They can give the school a bad name: If the children of a school are out causing trouble wearing the uniform from a school, it can reflect badly on that school and result in fewer parents wanting to send their children there.
It can cause controversy: Someone has to design the uniform and someone has to choose what it consists of. Rules like 'girls wear skirts' can be perceived as pervy or sexist, while girls not being allowed to wear skirts can upset a lot of the girls. Likewise ties will be seen as a point of controversy (again is there gender equality here?) and every time there' a redesign parents and pupils alike will likely be angry. By letting children wear their own clothes you can avoid all of the politics involved here.
They can stifle individuality: Some people say that school uniforms are good for creating a sense of authority and discipline in children, whereas other parents would argue this is undesirable and they would rather their children were more creative and more liberal. At the same time they might feel that it takes away a way for children to express themselves and be more creative. It could be seen as stifling their creativity and independence to get them more willing to work for the 'man' in later life. Whether or not this is a good thing is entirely a matter of perspective.
Children don't like them: At the end of the day children would all love to wear their own uniforms. It would make children want to come to that school and it would make them a lot more likely to tow the line in other ways. Other schools would think that the children from yours were the 'cool' ones and it would generally be a great gift to the children. They're the ones who have to wear the things day in day out... so this has got to be worth something.
They look bad: School uniforms by and large are ugly to look at and usually involve black and yellow stripes, mucus green jumpers and uncomfortable materials. It's no wonder the children don't like wearing them... And this fact can make them teased by other children.
So there is no easy answer about whether children should or shouldn't wear uniforms and really it comes down to your own philosophies. At the end of the day though it's possible to make school uniforms a lot more pleasant than they are currently and there's no reason for them to be quite so bad to look at. Meanwhile it's also possible to find a compromise � such as making children wear a certain hat, or wear a tie and shirt but letting them choose them. Even just saying they have to wear a red jumper. If you are in charge of uniforms at your school then, maybe try thinking outside the box and ending the age old debate? Perhaps if you are little creative then you can satisfy both camps to at least some degree.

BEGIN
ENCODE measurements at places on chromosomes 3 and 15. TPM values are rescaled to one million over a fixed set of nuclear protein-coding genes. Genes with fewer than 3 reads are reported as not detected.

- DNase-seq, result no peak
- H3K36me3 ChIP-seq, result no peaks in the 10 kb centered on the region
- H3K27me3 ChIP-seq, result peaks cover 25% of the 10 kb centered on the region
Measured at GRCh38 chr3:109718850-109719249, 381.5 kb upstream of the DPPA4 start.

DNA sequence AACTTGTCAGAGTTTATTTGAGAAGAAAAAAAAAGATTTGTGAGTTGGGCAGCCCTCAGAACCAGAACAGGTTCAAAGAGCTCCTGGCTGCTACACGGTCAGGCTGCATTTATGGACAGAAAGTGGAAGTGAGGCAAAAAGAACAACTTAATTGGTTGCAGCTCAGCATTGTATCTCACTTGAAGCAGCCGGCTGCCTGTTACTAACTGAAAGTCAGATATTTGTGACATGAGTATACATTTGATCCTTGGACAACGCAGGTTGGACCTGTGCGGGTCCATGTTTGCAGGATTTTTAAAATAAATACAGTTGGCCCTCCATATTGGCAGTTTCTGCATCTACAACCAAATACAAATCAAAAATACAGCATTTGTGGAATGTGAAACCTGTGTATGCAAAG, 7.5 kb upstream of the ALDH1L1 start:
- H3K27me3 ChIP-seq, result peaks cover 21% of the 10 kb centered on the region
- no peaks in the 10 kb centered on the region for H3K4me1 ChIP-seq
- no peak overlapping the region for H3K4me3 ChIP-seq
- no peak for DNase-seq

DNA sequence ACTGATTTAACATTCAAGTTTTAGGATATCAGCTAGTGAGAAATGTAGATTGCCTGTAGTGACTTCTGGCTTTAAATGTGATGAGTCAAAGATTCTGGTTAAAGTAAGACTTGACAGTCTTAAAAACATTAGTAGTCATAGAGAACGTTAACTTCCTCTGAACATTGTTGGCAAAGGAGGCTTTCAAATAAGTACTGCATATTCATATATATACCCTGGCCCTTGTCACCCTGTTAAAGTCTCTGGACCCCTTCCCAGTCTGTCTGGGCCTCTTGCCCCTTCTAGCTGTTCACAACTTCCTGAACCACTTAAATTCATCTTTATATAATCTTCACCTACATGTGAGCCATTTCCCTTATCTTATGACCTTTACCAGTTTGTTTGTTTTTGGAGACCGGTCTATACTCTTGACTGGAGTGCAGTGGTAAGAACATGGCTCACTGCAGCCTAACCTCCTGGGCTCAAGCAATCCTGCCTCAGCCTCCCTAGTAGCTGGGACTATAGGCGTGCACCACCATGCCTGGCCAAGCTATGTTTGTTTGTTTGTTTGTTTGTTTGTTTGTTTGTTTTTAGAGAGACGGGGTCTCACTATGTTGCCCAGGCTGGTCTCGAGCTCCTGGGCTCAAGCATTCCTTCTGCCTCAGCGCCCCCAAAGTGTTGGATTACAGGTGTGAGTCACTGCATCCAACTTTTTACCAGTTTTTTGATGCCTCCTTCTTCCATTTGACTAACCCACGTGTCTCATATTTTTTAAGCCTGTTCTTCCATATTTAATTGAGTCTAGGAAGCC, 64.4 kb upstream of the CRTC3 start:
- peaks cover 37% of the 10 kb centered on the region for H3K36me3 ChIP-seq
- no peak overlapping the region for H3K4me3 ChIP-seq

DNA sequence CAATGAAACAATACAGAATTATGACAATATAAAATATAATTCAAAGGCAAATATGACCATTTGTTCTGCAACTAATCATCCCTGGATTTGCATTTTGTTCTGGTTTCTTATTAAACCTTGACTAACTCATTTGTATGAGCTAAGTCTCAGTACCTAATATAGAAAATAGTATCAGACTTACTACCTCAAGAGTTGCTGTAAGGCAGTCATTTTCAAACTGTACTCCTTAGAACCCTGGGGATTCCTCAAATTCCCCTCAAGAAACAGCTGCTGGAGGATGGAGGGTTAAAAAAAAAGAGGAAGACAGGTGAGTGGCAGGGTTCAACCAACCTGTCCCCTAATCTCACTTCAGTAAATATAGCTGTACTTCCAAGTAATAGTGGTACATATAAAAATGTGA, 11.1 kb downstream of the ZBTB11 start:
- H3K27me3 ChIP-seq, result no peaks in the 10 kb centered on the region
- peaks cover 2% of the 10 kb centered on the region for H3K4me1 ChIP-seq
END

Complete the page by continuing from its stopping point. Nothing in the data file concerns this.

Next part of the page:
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- Comment #1 (Posted by Kailey)
- Comment #2 (Posted by Anonymous)
This is very helpful, thank you.
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when was this article published? its great
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I say it is a good article.
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This article was absolutely terrible I mean seriously. "They look Bad" "Children Don't Like them" really utter disgrace is all I have to say :(
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- Comment #10 (Posted by an unknown user)
Not all school uniforms are expensive. Also, how can students tease other students wearing ugly uniforms if they're all wearing the same uniforms? And also, when you mention that it causes controversy, why not have gender neutral uniforms? Or maybe give girls optional skirts, and boys optional ties.
- Comment #11 (Posted by an unknown user)
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This is a great article, I did hate then when I went to school. :) Post this on Facebook!